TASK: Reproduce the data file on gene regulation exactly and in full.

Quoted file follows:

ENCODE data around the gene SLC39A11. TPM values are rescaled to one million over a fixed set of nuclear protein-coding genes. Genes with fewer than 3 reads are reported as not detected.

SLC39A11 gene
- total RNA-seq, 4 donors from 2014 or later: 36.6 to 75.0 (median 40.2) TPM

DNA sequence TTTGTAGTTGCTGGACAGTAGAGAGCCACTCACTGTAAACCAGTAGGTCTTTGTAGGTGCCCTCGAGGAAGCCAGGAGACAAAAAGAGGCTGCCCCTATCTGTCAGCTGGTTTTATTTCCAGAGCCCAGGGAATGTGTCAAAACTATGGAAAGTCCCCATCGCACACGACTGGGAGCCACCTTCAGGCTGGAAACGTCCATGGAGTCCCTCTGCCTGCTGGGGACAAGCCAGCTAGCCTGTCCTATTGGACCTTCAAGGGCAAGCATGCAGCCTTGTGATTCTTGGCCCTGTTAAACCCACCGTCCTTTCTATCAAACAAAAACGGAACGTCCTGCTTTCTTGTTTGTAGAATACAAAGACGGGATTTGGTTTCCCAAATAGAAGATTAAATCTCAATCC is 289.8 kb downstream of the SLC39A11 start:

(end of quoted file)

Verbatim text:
ENCODE data around the gene SLC39A11. TPM values are rescaled to one million over a fixed set of nuclear protein-coding genes. Genes with fewer than 3 reads are reported as not detected.

SLC39A11 gene
- total RNA-seq, 4 donors from 2014 or later: 36.6 to 75.0 (median 40.2) TPM

DNA sequence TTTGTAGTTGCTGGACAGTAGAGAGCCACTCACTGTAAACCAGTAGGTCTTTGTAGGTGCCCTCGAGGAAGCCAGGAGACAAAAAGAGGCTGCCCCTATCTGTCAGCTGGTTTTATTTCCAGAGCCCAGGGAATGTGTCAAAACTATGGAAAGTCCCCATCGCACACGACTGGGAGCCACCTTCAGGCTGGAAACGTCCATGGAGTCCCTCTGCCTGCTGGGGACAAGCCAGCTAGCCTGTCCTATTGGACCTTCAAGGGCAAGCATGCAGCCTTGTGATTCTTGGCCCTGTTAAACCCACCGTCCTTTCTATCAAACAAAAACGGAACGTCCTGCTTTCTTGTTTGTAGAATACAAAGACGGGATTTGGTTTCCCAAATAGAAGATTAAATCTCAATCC is 289.8 kb downstream of the SLC39A11 start: